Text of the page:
He further opined that fundamental right under Article 21 and Article 19 are independent of each other, though there is some overlapping. There is nothing like one right being carved out of others. There are many colors of the fundamental right of life and personal liberty and some of them are found in Article 19. If any fundamental right under Artice 21 is infringed, and also violates the right under Article 19 the state cannot protect them by showing that action is taken under law. Such law must also satisfy the test of reasonable restriction laid down in Article 19(2).

After these two cases now the court has decided the case of Govind vs M.P 9. This is the first case where this Right To Privacy was recognized by the court.

What happened in this case is that the petitioner challenged the validity of Regulations 855 and 856 of the Madhya Pradesh Police Regulations made by the Government under the Police Act, 1961.   These two regulations give the power of surveillance like domiciliary visits at both day and night even at irregular intervals if the District superintendent believes that an individual is leading a life of crime and shows determination to lead a life of crime.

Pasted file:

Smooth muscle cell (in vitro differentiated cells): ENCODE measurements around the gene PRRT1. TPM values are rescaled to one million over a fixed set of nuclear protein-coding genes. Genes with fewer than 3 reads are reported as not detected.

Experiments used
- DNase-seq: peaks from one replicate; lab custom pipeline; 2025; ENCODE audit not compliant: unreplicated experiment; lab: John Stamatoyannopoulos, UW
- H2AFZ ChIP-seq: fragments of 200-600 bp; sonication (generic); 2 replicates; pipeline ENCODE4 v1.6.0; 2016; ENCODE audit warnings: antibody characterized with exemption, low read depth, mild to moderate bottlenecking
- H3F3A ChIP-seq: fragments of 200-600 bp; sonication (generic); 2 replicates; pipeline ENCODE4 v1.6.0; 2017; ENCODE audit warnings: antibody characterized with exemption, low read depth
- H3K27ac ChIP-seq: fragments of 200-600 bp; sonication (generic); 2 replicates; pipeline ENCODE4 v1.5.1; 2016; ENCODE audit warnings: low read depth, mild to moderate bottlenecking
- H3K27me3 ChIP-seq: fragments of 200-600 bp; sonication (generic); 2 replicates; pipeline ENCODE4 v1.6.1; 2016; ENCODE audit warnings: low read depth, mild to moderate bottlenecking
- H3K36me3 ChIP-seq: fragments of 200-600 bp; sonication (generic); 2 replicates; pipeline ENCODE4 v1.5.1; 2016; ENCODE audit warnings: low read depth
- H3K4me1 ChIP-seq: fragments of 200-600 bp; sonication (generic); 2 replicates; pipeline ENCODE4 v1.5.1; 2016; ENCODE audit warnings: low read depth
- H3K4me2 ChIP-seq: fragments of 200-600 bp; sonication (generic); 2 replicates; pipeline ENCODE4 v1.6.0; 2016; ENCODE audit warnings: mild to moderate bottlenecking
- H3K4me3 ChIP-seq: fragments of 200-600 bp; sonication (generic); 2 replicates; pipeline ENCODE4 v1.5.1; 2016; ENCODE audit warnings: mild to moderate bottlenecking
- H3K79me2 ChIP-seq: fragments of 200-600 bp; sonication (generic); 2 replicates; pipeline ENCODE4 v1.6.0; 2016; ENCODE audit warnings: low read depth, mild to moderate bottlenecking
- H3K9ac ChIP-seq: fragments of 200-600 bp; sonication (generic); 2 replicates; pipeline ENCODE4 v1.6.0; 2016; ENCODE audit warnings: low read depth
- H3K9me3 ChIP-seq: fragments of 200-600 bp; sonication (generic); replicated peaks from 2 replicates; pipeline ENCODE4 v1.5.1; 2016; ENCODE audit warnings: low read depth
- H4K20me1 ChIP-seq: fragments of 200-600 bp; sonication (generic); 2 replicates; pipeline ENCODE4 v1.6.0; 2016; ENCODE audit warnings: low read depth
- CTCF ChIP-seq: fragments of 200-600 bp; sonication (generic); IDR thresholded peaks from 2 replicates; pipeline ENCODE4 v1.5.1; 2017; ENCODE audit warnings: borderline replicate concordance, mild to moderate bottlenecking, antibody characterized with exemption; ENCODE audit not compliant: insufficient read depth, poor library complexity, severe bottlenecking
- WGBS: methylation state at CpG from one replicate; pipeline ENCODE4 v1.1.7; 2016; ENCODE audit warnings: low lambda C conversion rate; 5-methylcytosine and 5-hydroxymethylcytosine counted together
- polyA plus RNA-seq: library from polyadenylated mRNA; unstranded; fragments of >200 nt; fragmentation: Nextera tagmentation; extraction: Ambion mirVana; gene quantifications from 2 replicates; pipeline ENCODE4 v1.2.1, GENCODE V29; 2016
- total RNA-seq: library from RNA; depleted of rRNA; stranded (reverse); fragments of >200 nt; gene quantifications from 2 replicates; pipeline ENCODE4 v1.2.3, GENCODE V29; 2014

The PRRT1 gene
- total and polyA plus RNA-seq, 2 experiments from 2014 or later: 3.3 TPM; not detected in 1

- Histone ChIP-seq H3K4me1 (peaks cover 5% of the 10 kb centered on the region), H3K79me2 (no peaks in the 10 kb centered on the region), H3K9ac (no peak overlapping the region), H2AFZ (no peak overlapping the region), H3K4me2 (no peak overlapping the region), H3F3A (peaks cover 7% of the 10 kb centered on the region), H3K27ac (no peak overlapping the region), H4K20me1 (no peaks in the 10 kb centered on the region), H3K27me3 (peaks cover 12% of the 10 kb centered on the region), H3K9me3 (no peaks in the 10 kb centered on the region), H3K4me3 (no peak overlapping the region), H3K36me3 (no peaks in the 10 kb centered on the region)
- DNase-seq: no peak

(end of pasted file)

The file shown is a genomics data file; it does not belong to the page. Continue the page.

Here the court observed that the objects of the act are to prevent the commission of crimes and therefore domiciliary visits are made to see if the individual is at home or go out of it for the commission of offences. “A very broad definition of privacy will raise serious questions about the propriety of judicial reliance on a right that is not explicit in the Constitution.  Therefore the right to privacy necessarily has to go through a process of case by case development. Hence, assuming that the right to personal liberty, the right to move freely throughout  India  and the freedom of speech create an independent fundamental right of privacy as an emanation from them it could not be absolute.  It must be subject to the restriction on the basis of compelling public interest. But the law infringing it must satisfy the compelling state interest test.” 10